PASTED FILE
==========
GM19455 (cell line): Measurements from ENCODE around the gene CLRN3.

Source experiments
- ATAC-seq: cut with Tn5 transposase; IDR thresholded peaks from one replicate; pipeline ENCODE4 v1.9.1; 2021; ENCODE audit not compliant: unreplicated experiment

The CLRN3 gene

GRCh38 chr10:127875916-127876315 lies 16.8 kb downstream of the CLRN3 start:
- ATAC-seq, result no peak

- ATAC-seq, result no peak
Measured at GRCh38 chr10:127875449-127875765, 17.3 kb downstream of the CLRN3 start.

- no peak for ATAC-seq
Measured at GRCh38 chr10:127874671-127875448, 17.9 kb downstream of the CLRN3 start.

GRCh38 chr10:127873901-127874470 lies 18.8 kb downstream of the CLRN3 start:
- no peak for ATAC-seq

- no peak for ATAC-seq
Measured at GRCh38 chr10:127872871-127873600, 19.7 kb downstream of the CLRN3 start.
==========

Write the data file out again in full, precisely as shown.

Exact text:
GM19455 (cell line): Measurements from ENCODE around the gene CLRN3.

Source experiments
- ATAC-seq: cut with Tn5 transposase; IDR thresholded peaks from one replicate; pipeline ENCODE4 v1.9.1; 2021; ENCODE audit not compliant: unreplicated experiment

The CLRN3 gene

GRCh38 chr10:127875916-127876315 lies 16.8 kb downstream of the CLRN3 start:
- ATAC-seq, result no peak

- ATAC-seq, result no peak
Measured at GRCh38 chr10:127875449-127875765, 17.3 kb downstream of the CLRN3 start.

- no peak for ATAC-seq
Measured at GRCh38 chr10:127874671-127875448, 17.9 kb downstream of the CLRN3 start.

GRCh38 chr10:127873901-127874470 lies 18.8 kb downstream of the CLRN3 start:
- no peak for ATAC-seq

- no peak for ATAC-seq
Measured at GRCh38 chr10:127872871-127873600, 19.7 kb downstream of the CLRN3 start.